Recovering from Heat Exhaustion
Now, say you spent part of your weekend hiking. During the hike, it was hot, and you pushed yourself pretty hard. You think you were starting to experience heat exhaustion, but you got yourself to a cool place, kept hydrated, and finished your day without incident. You likely felt tired, both from the heat and from the hike. But is the brush with HEX enough to derail your training for the week? Did the heat compromise your recovery ability enough that you need to change your planned programming?
If you experience heat exhaustion, you need to take the rest of the day off, and you may need a reduction in overall training stress for a few days. “Neither rest nor body cooling allows heat exhaustion patients to recover to full exercise capacity on the same day.” (Armstrong and Lopez). There are some best practices to prevent more extended layoffs due to heat exhaustion.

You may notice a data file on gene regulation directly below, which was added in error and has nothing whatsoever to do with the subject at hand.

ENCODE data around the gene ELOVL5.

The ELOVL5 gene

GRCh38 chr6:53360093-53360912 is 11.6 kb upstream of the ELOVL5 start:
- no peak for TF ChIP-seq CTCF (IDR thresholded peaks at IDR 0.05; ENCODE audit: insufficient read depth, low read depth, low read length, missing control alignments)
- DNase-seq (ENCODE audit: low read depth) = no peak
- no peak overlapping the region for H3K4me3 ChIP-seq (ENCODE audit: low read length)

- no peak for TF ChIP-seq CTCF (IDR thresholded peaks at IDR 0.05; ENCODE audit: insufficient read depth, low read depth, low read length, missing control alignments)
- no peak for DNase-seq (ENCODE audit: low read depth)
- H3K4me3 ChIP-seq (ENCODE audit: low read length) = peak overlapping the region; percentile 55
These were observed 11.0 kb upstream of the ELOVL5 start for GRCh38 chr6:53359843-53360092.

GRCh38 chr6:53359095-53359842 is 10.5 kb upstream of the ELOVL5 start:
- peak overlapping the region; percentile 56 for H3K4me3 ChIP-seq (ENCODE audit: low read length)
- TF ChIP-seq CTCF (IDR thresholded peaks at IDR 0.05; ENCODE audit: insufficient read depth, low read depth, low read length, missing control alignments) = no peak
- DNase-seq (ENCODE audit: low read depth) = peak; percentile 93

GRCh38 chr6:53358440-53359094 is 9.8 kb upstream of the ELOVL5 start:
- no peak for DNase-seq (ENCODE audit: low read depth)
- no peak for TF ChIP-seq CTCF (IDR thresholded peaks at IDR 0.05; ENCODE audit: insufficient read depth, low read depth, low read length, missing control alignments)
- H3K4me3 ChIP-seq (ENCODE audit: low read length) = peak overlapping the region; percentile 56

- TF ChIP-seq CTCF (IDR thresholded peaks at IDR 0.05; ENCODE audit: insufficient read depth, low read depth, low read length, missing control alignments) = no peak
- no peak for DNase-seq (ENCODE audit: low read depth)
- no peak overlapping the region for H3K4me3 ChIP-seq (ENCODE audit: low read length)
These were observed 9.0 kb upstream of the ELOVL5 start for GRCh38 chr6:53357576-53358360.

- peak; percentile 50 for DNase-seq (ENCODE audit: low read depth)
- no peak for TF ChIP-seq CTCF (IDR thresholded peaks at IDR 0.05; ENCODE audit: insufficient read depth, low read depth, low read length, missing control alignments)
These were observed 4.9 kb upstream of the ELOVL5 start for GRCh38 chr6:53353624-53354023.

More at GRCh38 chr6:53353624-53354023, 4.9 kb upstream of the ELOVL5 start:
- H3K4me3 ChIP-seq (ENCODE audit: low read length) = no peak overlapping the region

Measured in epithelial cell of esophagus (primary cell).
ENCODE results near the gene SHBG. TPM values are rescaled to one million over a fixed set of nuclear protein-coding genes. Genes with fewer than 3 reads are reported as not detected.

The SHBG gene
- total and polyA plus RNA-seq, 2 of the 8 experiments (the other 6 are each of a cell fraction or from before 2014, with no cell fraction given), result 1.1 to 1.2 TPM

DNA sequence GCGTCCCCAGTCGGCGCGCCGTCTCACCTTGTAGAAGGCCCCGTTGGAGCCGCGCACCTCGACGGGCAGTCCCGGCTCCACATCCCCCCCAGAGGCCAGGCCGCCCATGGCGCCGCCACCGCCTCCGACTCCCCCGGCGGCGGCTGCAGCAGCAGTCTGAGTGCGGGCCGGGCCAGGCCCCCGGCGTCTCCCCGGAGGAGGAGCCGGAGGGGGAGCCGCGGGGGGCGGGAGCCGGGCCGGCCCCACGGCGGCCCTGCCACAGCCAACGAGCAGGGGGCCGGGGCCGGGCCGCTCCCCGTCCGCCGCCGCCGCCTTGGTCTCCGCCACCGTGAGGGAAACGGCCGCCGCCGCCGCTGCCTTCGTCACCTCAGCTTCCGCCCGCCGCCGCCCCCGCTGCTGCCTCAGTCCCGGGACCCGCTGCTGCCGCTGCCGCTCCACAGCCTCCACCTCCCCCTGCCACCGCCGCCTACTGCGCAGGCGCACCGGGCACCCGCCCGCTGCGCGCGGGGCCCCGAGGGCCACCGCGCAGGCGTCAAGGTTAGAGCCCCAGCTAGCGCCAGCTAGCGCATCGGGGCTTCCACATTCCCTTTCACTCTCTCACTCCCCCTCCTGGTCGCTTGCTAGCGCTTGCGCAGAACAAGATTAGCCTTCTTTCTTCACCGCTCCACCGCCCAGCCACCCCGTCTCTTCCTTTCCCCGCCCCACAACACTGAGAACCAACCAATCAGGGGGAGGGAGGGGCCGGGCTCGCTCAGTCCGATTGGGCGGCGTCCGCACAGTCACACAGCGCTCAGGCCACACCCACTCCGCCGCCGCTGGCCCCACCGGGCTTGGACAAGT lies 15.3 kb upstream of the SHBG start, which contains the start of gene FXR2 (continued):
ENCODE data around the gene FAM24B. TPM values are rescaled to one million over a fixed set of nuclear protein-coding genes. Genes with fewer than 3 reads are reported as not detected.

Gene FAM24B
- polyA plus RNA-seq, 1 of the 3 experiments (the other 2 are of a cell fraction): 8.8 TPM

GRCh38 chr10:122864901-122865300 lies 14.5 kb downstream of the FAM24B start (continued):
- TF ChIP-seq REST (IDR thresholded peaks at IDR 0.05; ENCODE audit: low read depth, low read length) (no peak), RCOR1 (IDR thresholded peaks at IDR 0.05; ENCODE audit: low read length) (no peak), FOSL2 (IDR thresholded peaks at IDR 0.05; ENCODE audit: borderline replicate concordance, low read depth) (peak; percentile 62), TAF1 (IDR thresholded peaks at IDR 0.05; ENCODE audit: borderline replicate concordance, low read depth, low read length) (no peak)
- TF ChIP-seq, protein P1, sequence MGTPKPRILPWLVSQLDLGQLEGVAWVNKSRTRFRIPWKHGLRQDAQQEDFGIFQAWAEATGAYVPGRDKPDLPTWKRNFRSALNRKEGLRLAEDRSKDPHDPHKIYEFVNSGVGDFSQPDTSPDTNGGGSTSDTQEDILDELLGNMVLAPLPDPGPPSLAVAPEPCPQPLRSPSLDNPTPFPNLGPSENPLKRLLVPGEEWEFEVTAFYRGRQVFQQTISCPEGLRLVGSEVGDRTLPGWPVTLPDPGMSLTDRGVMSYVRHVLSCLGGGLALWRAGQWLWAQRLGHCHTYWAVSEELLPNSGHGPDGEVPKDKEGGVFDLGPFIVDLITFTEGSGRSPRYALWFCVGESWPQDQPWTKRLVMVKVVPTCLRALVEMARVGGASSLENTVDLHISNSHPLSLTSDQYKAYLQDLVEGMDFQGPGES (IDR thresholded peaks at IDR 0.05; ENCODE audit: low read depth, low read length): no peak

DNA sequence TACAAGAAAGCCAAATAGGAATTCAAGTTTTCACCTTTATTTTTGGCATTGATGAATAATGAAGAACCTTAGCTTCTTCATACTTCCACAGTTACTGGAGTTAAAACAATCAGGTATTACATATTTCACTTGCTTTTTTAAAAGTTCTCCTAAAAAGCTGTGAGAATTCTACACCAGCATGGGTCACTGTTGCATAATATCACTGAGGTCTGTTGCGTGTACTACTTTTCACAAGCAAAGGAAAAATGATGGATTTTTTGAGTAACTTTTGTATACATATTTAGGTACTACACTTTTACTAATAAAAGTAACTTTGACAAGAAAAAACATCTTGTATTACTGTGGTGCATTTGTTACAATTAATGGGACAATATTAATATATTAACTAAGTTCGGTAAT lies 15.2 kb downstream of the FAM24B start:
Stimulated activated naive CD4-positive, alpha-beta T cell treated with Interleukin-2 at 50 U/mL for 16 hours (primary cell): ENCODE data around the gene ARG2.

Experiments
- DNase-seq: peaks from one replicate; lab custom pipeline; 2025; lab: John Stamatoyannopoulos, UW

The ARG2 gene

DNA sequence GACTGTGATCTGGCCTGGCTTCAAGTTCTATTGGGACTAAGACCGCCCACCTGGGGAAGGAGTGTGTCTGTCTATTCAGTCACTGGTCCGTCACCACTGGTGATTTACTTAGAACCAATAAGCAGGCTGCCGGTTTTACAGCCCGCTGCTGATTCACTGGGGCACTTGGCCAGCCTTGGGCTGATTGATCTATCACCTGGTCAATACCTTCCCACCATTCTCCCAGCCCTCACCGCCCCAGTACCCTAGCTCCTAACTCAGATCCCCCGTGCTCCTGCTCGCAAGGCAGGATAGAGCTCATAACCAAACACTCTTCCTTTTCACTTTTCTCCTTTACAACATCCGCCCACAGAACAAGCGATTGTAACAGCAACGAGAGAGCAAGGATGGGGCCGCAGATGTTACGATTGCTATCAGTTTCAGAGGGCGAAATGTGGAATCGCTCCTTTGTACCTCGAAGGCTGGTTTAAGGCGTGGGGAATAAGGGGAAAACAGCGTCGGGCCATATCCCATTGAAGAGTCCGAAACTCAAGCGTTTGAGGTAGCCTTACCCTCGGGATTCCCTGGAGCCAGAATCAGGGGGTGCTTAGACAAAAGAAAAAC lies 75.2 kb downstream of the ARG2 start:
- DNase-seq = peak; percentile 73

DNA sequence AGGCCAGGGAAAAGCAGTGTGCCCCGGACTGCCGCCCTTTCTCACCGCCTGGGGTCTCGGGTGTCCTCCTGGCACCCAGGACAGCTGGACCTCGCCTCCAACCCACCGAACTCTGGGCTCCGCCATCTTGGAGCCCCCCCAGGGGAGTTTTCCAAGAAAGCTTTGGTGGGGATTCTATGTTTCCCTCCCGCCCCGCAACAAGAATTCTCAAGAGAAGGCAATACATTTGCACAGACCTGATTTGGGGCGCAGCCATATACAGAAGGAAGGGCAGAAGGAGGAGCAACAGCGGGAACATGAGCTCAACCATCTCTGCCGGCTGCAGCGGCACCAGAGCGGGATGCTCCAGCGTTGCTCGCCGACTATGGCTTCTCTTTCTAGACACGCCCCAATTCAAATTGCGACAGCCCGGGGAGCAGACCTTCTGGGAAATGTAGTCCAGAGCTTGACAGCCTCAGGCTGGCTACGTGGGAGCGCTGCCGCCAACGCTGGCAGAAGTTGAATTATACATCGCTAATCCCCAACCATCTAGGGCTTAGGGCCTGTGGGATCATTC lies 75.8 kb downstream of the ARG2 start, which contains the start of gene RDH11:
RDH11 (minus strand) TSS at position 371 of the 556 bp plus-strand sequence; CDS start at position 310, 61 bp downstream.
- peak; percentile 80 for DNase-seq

- Train consistently. People with higher levels of fitness tend to return to regular training more quickly and experience fewer complications due to heat exhaustion.
- Drink water. The more quickly you restore your fluid balance, the more quickly you recover from untoward heat stress.
- Cool down. Those who experience HEX tend to have better outcomes when cooled off quickly following the onset of symptoms.
“The most significant reduction of risks involves seeking to improve fitness and heat acclimatization status.” (Armstrong and Lopez)
Benefits of Training in the Heat